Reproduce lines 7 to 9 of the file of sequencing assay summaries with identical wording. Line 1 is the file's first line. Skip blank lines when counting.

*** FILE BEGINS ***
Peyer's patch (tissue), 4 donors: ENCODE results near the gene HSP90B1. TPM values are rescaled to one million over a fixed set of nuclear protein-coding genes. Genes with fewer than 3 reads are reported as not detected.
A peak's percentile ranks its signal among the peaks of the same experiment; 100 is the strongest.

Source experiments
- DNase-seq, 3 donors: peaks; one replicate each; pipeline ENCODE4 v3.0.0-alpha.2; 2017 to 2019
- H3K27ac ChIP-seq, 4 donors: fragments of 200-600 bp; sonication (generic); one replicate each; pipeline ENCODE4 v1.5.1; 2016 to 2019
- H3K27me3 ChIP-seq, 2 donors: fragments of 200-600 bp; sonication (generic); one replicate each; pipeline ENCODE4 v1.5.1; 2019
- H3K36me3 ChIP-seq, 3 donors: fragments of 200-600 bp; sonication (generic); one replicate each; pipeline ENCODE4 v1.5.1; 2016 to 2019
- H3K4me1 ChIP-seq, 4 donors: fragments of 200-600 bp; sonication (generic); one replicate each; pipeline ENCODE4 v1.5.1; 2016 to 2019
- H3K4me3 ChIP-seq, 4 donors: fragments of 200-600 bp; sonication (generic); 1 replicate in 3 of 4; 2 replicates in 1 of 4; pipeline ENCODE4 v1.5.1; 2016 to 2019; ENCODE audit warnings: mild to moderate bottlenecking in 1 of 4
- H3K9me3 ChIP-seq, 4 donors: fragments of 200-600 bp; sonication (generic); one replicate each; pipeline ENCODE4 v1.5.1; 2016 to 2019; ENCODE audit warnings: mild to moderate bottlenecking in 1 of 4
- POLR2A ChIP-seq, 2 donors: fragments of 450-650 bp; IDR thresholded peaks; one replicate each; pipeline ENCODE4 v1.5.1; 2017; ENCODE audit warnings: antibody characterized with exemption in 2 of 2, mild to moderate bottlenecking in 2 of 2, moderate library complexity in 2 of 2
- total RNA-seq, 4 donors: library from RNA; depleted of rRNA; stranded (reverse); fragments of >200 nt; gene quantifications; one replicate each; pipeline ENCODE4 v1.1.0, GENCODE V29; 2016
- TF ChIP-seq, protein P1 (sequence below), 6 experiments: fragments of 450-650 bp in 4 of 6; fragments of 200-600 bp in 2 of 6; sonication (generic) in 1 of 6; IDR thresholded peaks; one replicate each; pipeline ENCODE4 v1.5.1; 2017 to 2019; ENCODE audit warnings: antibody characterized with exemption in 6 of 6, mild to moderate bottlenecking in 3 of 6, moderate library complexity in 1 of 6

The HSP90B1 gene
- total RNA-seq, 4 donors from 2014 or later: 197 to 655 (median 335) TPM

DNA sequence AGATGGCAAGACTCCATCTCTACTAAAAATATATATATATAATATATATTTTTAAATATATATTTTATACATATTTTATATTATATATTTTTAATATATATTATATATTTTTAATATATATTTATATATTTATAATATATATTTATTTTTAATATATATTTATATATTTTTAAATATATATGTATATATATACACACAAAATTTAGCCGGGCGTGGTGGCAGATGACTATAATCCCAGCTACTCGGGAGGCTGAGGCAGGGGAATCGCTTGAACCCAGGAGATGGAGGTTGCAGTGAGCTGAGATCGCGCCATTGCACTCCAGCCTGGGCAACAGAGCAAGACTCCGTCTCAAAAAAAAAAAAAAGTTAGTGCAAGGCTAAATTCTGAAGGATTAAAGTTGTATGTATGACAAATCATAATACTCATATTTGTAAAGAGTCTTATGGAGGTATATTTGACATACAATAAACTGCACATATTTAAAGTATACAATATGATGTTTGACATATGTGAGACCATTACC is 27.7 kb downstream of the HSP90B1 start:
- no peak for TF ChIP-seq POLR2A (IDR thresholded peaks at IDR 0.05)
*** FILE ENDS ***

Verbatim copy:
- H3K36me3 ChIP-seq, 3 donors: fragments of 200-600 bp; sonication (generic); one replicate each; pipeline ENCODE4 v1.5.1; 2016 to 2019
- H3K4me1 ChIP-seq, 4 donors: fragments of 200-600 bp; sonication (generic); one replicate each; pipeline ENCODE4 v1.5.1; 2016 to 2019
- H3K4me3 ChIP-seq, 4 donors: fragments of 200-600 bp; sonication (generic); 1 replicate in 3 of 4; 2 replicates in 1 of 4; pipeline ENCODE4 v1.5.1; 2016 to 2019; ENCODE audit warnings: mild to moderate bottlenecking in 1 of 4